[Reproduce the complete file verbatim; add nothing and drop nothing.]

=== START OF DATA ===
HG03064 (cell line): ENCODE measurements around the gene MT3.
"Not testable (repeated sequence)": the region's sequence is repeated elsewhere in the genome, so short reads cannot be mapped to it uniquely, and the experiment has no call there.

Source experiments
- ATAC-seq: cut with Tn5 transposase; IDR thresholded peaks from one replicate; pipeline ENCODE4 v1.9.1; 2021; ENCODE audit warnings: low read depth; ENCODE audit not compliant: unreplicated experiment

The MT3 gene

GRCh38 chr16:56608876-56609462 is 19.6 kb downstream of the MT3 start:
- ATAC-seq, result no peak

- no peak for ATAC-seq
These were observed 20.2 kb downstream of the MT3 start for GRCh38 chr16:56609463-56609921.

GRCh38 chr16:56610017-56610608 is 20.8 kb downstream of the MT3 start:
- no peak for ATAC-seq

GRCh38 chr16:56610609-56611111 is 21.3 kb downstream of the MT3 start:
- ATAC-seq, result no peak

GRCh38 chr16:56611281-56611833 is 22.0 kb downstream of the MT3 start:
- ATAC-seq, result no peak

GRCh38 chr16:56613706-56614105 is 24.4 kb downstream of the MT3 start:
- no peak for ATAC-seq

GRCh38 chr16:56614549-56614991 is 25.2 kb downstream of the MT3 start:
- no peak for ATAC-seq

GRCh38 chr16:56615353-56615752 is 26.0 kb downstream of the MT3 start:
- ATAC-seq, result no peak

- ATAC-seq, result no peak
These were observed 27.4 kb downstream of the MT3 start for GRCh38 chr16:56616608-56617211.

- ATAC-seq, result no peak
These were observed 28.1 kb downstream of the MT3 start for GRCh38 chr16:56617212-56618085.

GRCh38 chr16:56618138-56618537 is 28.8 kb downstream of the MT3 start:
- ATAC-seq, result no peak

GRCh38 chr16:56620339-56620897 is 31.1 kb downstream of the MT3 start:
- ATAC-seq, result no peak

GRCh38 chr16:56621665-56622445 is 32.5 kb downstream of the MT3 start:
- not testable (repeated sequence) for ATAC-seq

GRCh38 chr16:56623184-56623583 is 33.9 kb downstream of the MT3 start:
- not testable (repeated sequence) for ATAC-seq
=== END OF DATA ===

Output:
HG03064 (cell line): ENCODE measurements around the gene MT3.
"Not testable (repeated sequence)": the region's sequence is repeated elsewhere in the genome, so short reads cannot be mapped to it uniquely, and the experiment has no call there.

Source experiments
- ATAC-seq: cut with Tn5 transposase; IDR thresholded peaks from one replicate; pipeline ENCODE4 v1.9.1; 2021; ENCODE audit warnings: low read depth; ENCODE audit not compliant: unreplicated experiment

The MT3 gene

GRCh38 chr16:56608876-56609462 is 19.6 kb downstream of the MT3 start:
- ATAC-seq, result no peak

- no peak for ATAC-seq
These were observed 20.2 kb downstream of the MT3 start for GRCh38 chr16:56609463-56609921.

GRCh38 chr16:56610017-56610608 is 20.8 kb downstream of the MT3 start:
- no peak for ATAC-seq

GRCh38 chr16:56610609-56611111 is 21.3 kb downstream of the MT3 start:
- ATAC-seq, result no peak

GRCh38 chr16:56611281-56611833 is 22.0 kb downstream of the MT3 start:
- ATAC-seq, result no peak

GRCh38 chr16:56613706-56614105 is 24.4 kb downstream of the MT3 start:
- no peak for ATAC-seq

GRCh38 chr16:56614549-56614991 is 25.2 kb downstream of the MT3 start:
- no peak for ATAC-seq

GRCh38 chr16:56615353-56615752 is 26.0 kb downstream of the MT3 start:
- ATAC-seq, result no peak

- ATAC-seq, result no peak
These were observed 27.4 kb downstream of the MT3 start for GRCh38 chr16:56616608-56617211.

- ATAC-seq, result no peak
These were observed 28.1 kb downstream of the MT3 start for GRCh38 chr16:56617212-56618085.

GRCh38 chr16:56618138-56618537 is 28.8 kb downstream of the MT3 start:
- ATAC-seq, result no peak

GRCh38 chr16:56620339-56620897 is 31.1 kb downstream of the MT3 start:
- ATAC-seq, result no peak

GRCh38 chr16:56621665-56622445 is 32.5 kb downstream of the MT3 start:
- not testable (repeated sequence) for ATAC-seq

GRCh38 chr16:56623184-56623583 is 33.9 kb downstream of the MT3 start:
- not testable (repeated sequence) for ATAC-seq